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How Appealing Extra

Friday, May 27, 2005

Victims In Beating Case Awarded Ceremonial Costs

The Recorder
By Mike McKee
May 27, 2005

Restitution took on a new meaning Thursday when a state appeal court ordered a man who beat up three Hmong men to repay them for the costs of sacrificial cows, pigs and chickens.

Sacramento's Third District Court of Appeal ruled that the slaughtered animals and herbal medicines were part of a traditional Hmong spirit-calling ceremony called Hublee, designed to heal the souls of those who are sick and injured.

The justices upheld a restitution award of more than $6,000 -- half going toward the costs of sacrificial animals and ceremonial supplies and half going to medical bills -- against Chard Keichler, who pleaded no contest to violating the civil rights of Xiong Moua, Nhia Vue and Kenneth Lee during a fight. All three men were severely injured, with Moua sustaining a brain contusion.

After the fight, the injured men and their families bought herbs and animals to be sacrificed as part of healing ceremonies presided over by local shamans.

Butte County Superior Court Judge Robert Glusman granted restitution after a hearing at which experts explained that the spirit-calling ceremony is a Hmong tradition that dates back centuries. The Hmong people believe that when someone is ill or hurt, one or more of their souls may leave the body. Pigs, cows and chickens are sacrificed in an effort to tempt the souls back or be replaced by the animals' souls.

According to the ruling, the family of Moua, the most severely injured, had to kill a pig, two cows and several chickens -- at a cost of more than $1,800.

Keichler's lawyers had argued that restitution for nontraditional healing ceremonies was "beyond the bounds of reason" and not what was anticipated when the restitution laws for crime victims were put on the books.

The appeal court disagreed, calling the Hublee "the Hmong equivalent of western medical expenses."

"This ceremony is no more ephemeral or intangible than the psychological treatment a western practitioner might provide to his or her patient," Justice Ronald Robie wrote. "Indeed, even if the bare minimum result of this ceremony is that it calms the victims of this crime after their traumatic experience, this ceremony serves the same purposes for Hmong victims as counseling and other psychological treatment."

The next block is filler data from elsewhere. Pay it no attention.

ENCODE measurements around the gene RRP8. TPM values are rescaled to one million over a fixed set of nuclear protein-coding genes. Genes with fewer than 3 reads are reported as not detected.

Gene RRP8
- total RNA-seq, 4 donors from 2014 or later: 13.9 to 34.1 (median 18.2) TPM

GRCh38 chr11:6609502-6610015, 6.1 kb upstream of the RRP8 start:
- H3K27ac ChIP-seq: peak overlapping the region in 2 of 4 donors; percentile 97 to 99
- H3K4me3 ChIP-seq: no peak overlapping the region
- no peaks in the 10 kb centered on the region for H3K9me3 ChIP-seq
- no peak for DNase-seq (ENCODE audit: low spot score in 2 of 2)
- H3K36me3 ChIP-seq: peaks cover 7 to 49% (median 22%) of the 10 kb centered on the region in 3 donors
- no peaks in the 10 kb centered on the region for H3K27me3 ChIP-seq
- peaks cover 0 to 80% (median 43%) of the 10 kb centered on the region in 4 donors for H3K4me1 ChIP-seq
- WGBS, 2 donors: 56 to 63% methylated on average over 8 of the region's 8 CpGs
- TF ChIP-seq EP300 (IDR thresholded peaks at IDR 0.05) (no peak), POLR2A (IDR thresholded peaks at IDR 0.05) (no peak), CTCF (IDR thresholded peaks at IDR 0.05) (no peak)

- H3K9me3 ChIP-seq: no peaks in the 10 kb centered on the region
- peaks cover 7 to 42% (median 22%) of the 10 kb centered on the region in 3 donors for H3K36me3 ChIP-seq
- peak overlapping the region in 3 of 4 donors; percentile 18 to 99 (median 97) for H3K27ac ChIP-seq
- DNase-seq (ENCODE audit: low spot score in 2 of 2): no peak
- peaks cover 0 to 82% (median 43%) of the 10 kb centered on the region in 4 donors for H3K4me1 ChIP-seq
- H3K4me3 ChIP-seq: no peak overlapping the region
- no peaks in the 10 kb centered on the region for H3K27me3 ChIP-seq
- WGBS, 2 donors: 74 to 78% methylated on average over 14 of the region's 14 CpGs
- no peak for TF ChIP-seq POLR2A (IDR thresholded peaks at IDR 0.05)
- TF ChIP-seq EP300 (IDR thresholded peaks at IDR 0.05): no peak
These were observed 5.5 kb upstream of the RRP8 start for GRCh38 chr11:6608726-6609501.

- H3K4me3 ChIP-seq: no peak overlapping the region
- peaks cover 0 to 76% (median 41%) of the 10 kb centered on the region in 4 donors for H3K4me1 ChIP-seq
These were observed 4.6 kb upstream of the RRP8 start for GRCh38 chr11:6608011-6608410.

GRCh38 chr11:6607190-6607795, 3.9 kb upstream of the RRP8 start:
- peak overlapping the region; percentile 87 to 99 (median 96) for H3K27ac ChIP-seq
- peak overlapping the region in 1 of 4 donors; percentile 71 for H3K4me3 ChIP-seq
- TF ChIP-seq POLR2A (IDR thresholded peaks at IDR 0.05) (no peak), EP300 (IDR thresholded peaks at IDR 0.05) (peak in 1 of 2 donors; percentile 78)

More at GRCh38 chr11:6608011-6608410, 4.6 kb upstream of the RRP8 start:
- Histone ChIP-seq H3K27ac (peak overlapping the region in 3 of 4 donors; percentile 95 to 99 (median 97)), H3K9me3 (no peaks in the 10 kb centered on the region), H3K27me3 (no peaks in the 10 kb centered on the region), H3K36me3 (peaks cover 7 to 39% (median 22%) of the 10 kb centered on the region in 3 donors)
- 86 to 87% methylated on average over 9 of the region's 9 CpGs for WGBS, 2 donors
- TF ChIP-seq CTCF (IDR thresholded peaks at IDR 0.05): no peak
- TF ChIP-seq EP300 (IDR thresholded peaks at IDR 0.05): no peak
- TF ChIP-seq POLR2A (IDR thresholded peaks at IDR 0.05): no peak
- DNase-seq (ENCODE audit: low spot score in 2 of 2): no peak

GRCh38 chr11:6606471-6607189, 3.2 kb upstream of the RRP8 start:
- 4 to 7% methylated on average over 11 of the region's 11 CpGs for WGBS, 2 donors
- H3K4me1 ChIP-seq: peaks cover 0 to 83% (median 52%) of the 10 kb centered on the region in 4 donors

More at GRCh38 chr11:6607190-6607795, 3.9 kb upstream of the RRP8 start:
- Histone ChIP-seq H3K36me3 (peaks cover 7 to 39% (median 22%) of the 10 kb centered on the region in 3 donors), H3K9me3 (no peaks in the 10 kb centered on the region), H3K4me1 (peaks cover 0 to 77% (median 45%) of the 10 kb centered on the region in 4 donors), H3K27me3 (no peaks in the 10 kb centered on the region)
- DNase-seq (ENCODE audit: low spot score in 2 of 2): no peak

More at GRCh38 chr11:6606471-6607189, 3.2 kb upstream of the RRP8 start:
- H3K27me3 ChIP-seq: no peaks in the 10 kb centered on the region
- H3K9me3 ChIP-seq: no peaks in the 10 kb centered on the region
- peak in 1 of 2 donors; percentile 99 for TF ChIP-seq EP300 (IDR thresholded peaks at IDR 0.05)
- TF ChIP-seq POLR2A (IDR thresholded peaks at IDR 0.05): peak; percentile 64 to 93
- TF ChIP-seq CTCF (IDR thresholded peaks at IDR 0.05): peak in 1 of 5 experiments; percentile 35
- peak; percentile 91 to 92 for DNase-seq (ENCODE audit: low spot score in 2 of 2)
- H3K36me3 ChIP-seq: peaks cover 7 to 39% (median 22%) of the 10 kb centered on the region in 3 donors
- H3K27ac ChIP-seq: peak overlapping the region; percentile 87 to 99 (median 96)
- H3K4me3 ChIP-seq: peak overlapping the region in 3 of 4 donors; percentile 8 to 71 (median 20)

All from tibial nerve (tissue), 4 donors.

Justices Rodney Davis and Vance Raye concurred.

Apparently trying to head off jokes or criticism, the justices noted that their ruling isn't without precedent. The Minnesota Supreme Court reached the same conclusion in 1999.

The full text of People v. Keichler, C047014, will appear in Tuesday's California Daily Opinion Service.

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© 2005 The Daily Journal Corporation.
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May 27, 2005

High Court Strives To Recognize Rights of Same-Sex Couple

By Donna Domino
Daily Journal Staff Writer

SAN FRANCISCO - In its second hearing this week regarding gay rights, the California Supreme Court seemed to struggle Thursday to acknowledge the rights of same-sex couples without deciding whether they have equal standing with married couples.

The case involved B. Birgit Koebke, a longtime member of the Bernardo Heights Country Club in San Diego. She sued the club because it forced her registered domestic partner, Kendall E. French, to pay guest fees and limited her to playing there six times a year. Koebke v. Bernardo Heights Country Club, S124179.

The club allows spouses and children of married members to play at no charge.

The women's attorney, Jon Davidson, an appellate lawyer at the Lambda Legal Defense and Education Fund in Los Angeles, asserted the club's policy violates the Unruh Civil Rights Act. The high court could rule for the first time whether the law prohibits discrimination based on marital status.

The club chose an "arbitrary criteria for eligibility - a personal characteristic - which same-sex couples could not conceivably meet," Davidson argued. Under existing California law, he said, "heterosexual couples can marry but same-sex couples cannot."

Davidson denounced the club's explanation that the policy is meant to foster a "family atmosphere" as "code words [for] 'We don't want same-sex couples.'"